Law professor Jonathan Turley, Republicans’ witness testifying before the House Judiciary Committee on Wednesday, did not make an impressive case against impeachment. He blatantly contradicted his position pre-President Trump that a criminal violation was not required for impeachment. Moreover, his main argument, namely that the House was moving too fast, leaves open the question as to whether in a few weeks or a month he might support impeachment.

Constitutional scholar Laurence Tribe gave Turley poor marks, commenting on Twitter that Turley’s “call for solid evidence was a truism. He gave no reason at all to regard the evidence gathered by [Rep. Adam B. Schiff] as insufficient to establish impeachable offenses.” Tribe also tweeted that Turley made a fatal error in pointing out a “French mistress” would be a “thing of value” in a bribery case. Tribe observed, “Fake dirt on Biden was of way more value to Trump than any number of French (or Russian) mistresses. [Turley] has cooked Trump’s French goose.”

Turley made some arguments that frankly do leave one wondering why Republicans thought he would be valuable. For example, Turley acknowledged, “[Trump’s] call was anything but ‘perfect’ and his reference to the Bidens was highly inappropriate.” It was highly “inappropriate” because we do not invite foreign governments to investigate political rivals. The “ask” was in and of itself a serious and impeachable act, especially given Trump’s own statements that he will continue to invite foreign meddling.

Turley also confessed, “The use of military aid for a quid pro quo to investigate one’s political opponent, if proven, can be an impeachable offense.” And we would assume that conditioning a White House meeting desperately needed by an ally could also be an impeachable act. Well, we had multiple witnesses including Ambassador to the European Union Gordon Sondland testify to precisely that. Experienced prosecutors, I am quite certain, could get a conviction under the criminal standard, beyond a reasonable doubt.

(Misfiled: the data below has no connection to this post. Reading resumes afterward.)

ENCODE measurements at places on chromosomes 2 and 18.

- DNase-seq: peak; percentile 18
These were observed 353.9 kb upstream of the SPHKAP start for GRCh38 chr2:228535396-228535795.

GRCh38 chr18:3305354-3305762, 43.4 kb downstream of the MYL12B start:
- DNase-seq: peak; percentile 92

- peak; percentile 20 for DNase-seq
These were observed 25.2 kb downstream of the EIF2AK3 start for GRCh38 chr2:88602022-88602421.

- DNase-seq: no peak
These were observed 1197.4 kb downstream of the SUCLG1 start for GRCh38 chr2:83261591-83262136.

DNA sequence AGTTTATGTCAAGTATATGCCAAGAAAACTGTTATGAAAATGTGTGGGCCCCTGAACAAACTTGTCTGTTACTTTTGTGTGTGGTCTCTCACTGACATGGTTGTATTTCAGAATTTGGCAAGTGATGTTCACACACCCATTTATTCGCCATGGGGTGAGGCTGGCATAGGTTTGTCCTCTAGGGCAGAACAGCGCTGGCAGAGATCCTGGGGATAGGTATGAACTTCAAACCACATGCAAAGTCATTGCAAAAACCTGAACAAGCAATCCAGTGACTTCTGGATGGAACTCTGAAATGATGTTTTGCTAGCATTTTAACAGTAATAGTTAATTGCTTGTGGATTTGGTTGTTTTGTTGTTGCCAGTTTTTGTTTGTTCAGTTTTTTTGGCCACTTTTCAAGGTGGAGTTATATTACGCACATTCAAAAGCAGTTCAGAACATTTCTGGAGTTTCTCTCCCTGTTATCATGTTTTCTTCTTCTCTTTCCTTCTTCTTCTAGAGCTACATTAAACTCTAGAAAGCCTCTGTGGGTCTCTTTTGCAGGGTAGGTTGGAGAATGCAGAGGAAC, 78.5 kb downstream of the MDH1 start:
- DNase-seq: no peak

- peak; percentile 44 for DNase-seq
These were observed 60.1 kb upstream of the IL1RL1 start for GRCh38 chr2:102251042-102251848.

Even Turley’s primary excuse for not proceeding to impeachment is helpful to Democrats. They cannot, he says, do a thorough investigation without the testimony of key senior officials. Hmm, doesn’t that mean Trump has obstructed Congress in a way Richard Nixon never did? (Turley incorrectly asserted that Nixon defied court orders; in fact, the third of his impeachment articles referenced refusal to respond to subpoenas.)

Turley would prefer Congress wait for the testimony of figures such as former national security adviser John Bolton, Secretary of State Mike Pompeo and acting chief of staff Mick Mulvaney. Conservative lawyer and Trump antagonist George Conway suggests, “In the spirit of compromise, which I think is missing from this age, may I suggest this: Let’s impeach him now but keep investigating, and if we find more evidence, impeach him again.”

That shouldn’t be taken merely as a taunt. Why not impeach Trump now for inviting a foreign power to investigate an individual to further the president’s reelection spots and hold off until we get definitive rulings on witnesses who would bolster an article of impeachment based on the quid pro quo (aid and a meeting for dirt)? Even without additional witnesses, Congress could still impeach on the quid pro quo based on earlier testimony.

In short, Republicans once more appear to be their own worst enemies. “Ultimately, [Turley’s] presence is a reminder of the hypocrisy of the Republican position. He testified before Congress to advocate for Bill Clinton’s impeachment,” former prosecutor Joyce White Vance tells me. “But now, he’s concerned about the country’s future if we impeach a president who endangered our national security to [get] extra help with his campaign from a vulnerable ally.” If Turley is an example of the type of witnesses they think helpful, perhaps Chairman Jerrold Nadler (D-N.Y.) should allow them to call many more.

The impeachment inquiry into President Trump has exposed troubling cracks in the political system. (The Washington Post)

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